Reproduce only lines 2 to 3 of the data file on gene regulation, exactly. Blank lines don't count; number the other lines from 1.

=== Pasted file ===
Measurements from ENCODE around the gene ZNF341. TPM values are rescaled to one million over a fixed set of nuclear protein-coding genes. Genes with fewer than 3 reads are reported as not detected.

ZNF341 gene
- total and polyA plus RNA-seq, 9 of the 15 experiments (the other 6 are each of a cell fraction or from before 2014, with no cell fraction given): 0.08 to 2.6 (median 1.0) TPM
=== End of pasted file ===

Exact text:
ZNF341 gene
- total and polyA plus RNA-seq, 9 of the 15 experiments (the other 6 are each of a cell fraction or from before 2014, with no cell fraction given): 0.08 to 2.6 (median 1.0) TPM